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614 Woodward Avenue repossessed by the city

By Jessica Meditz

[email protected]

Correction*

New information regarding the story “614 Woodward Avenue repossessed by the city” learned by the Queens Ledger after press time, indicates that a tax lien sale certificate has been placed on the property which remains in the possession of Silvershore Properties. Tower Capital Management is handling the sale.

Ridgewood’s biggest eyesore is no longer owned by Silvershore Properties.

The property, left abandoned and unproductive for several years, has now been repossessed by the Bank of New York because of unpaid taxes, NYC Department of Finance records show.

After years of 311 reports, complaints to the Community Board, and efforts to clean up the site, the property was taken back by the city on Feb. 24.

The action was filed to the Automated City Register Information System (ACRIS) on March 4.

Tyson Washburn, a resident of Ridgewood, suspects this was the plan all along.

He said that he knew the site would be an issue since the building, where there is now an empty lot, was illegally demolished about five years ago.

“They got a stop work order and a fine for that, and I sort of knew they were going to abandon it. The moment they stopped, they didn’t pay for their dumpster to be picked up, and so the guys who own the dumpster had to pick it up and pay the cost,” Washburn said.

“And it’s just kind of getting worse and worse. I’ve reported multiple times about the sidewalk being in terrible disarray and the scaffolding that has been up for more than two years. At one point, there was water constantly leaking from it.”

At least a dozen 311 service requests have been made regarding dirty conditions, graffiti, rodents, and illegal dumping at 614 Woodward Avenue in the span of the past month.

From February until now, eight summonses have been issued to Silvershore Properties by the Department of Sanitation, as a result of people illegally dumping their garbage there.

Washburn suspects that since the building was torn down illegally, the city may have to demolish the remaining property.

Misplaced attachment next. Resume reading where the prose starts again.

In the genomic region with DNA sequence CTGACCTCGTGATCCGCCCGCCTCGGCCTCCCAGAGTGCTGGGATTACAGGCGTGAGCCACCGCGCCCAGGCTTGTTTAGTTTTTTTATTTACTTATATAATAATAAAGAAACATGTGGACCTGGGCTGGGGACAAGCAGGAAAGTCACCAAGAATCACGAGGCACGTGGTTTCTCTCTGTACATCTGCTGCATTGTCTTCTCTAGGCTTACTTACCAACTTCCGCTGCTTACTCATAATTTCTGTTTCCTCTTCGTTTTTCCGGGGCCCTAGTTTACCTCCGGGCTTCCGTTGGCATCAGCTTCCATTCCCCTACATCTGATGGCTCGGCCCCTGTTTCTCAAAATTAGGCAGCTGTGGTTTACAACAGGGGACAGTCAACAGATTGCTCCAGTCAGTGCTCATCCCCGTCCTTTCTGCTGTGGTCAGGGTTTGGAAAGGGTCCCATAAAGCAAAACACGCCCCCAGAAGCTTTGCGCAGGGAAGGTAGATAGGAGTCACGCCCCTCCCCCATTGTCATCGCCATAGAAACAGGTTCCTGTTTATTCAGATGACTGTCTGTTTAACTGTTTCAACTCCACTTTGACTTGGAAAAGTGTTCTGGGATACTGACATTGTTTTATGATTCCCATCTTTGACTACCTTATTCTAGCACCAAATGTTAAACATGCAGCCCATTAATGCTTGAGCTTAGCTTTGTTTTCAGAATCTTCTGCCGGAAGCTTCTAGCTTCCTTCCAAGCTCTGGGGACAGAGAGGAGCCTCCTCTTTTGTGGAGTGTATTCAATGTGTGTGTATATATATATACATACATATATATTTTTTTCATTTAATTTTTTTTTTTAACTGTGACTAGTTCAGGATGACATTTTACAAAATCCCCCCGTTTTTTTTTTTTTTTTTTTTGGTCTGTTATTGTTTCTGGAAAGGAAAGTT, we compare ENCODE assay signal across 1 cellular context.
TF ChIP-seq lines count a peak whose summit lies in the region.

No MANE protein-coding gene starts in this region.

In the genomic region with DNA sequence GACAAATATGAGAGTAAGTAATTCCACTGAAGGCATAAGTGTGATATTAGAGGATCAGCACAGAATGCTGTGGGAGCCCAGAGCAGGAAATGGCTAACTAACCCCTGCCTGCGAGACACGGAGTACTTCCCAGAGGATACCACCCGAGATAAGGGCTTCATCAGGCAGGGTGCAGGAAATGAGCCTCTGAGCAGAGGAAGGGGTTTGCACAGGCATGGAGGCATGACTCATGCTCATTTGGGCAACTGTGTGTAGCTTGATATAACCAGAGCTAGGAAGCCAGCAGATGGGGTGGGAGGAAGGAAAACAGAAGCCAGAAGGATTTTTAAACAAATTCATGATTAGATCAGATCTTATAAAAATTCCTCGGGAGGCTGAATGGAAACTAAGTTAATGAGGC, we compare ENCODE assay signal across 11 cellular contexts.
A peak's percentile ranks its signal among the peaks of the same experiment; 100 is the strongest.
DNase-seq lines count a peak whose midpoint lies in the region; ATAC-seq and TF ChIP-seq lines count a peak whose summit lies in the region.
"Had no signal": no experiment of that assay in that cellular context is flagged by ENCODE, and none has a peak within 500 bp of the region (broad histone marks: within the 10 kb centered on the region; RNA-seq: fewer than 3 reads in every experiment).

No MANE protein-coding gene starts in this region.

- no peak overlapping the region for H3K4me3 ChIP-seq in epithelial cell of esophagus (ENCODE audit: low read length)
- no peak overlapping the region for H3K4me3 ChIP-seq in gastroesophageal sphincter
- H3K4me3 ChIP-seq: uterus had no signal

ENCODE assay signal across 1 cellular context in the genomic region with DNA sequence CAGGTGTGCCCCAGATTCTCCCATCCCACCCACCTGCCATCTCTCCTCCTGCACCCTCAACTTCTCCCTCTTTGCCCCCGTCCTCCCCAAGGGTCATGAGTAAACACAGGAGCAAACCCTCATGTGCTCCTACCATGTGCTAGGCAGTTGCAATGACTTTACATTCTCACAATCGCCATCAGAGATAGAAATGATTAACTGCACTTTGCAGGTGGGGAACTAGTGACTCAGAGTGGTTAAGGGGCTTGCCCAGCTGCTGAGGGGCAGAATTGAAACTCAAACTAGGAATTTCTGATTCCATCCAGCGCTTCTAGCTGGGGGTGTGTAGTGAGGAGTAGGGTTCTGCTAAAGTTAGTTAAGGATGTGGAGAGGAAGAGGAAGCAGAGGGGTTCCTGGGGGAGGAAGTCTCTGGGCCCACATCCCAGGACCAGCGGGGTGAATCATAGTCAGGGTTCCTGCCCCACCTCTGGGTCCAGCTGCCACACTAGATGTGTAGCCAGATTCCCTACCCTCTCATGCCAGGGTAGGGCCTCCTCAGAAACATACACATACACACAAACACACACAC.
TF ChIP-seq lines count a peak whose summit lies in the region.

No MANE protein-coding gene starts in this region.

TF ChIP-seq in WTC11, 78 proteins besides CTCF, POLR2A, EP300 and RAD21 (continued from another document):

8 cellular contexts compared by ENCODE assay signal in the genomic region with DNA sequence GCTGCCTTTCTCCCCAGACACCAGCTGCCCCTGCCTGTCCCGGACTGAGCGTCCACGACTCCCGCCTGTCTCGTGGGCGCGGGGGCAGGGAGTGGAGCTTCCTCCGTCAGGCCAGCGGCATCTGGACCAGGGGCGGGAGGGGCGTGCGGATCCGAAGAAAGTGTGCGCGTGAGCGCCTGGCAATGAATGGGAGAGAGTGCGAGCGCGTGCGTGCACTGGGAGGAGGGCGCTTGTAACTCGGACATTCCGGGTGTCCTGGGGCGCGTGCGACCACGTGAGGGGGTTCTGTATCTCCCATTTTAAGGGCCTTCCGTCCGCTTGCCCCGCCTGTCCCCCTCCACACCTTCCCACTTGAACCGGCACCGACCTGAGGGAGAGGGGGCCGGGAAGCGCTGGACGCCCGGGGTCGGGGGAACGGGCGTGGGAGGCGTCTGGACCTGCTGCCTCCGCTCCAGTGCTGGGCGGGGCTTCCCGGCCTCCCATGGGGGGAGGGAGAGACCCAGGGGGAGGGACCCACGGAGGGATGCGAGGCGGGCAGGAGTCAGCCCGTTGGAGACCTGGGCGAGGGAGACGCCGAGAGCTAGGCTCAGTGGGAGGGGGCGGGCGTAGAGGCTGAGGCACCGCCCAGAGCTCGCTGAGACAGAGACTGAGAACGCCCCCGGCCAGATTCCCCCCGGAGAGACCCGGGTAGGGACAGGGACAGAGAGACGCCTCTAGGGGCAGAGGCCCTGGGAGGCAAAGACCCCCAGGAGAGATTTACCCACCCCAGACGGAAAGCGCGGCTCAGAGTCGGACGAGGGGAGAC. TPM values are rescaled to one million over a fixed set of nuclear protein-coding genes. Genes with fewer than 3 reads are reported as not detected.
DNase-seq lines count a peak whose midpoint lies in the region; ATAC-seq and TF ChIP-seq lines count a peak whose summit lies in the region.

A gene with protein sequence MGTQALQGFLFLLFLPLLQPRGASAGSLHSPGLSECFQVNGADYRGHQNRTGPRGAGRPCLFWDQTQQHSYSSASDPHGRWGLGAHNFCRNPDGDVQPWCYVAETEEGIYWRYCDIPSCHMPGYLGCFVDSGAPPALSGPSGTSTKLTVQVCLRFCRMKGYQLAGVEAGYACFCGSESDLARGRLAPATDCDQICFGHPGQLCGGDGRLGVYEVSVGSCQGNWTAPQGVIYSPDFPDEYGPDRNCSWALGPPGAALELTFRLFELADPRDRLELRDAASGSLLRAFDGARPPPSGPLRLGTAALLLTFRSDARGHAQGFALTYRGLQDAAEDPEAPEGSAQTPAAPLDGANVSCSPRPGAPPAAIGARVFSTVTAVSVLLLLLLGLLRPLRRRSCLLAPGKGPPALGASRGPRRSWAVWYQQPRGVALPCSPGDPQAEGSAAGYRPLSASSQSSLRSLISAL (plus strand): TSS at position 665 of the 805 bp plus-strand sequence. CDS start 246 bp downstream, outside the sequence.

“It’s definitely unsafe,” he said. “If you look at that building, you can see it is crumbling. I’m not sure what they can do with it.”

Gary Giordano, district manager of Queens Community Board 5, said that the board has requested that the Department of Buildings reinspect the site.

“I don’t know what the Buildings Department is going to be able to do as far as gaining safe entry goes,” Giordano said. “So if they could see the property from the roof of someone nearby, they would get a much better idea about the condition of the property. Often, if the roof is a problem, the inside is going to be a real problem.”

He added that it’s hard to say if the site will be demolished, and that the “best situation” would be to have extensive work done on the property as opposed to demolition.

Giordano suggested that if there’s no demand to operate a business at the site, and the building can be salvaged and renovated, that people could eventually live there.

“There is a shortage of housing, and I haven’t seen anybody doing anything there that has been of any use for at least seven years. I think it would be a good site to have some apartments on the first floor,” he said.

“But you would have to go to the Department of Buildings to get that done. It would be hard to have something there for public use, in any period of time, where the property doesn’t sit there for a while.”

A representative from Silvershore Properties could not be reached for comment.

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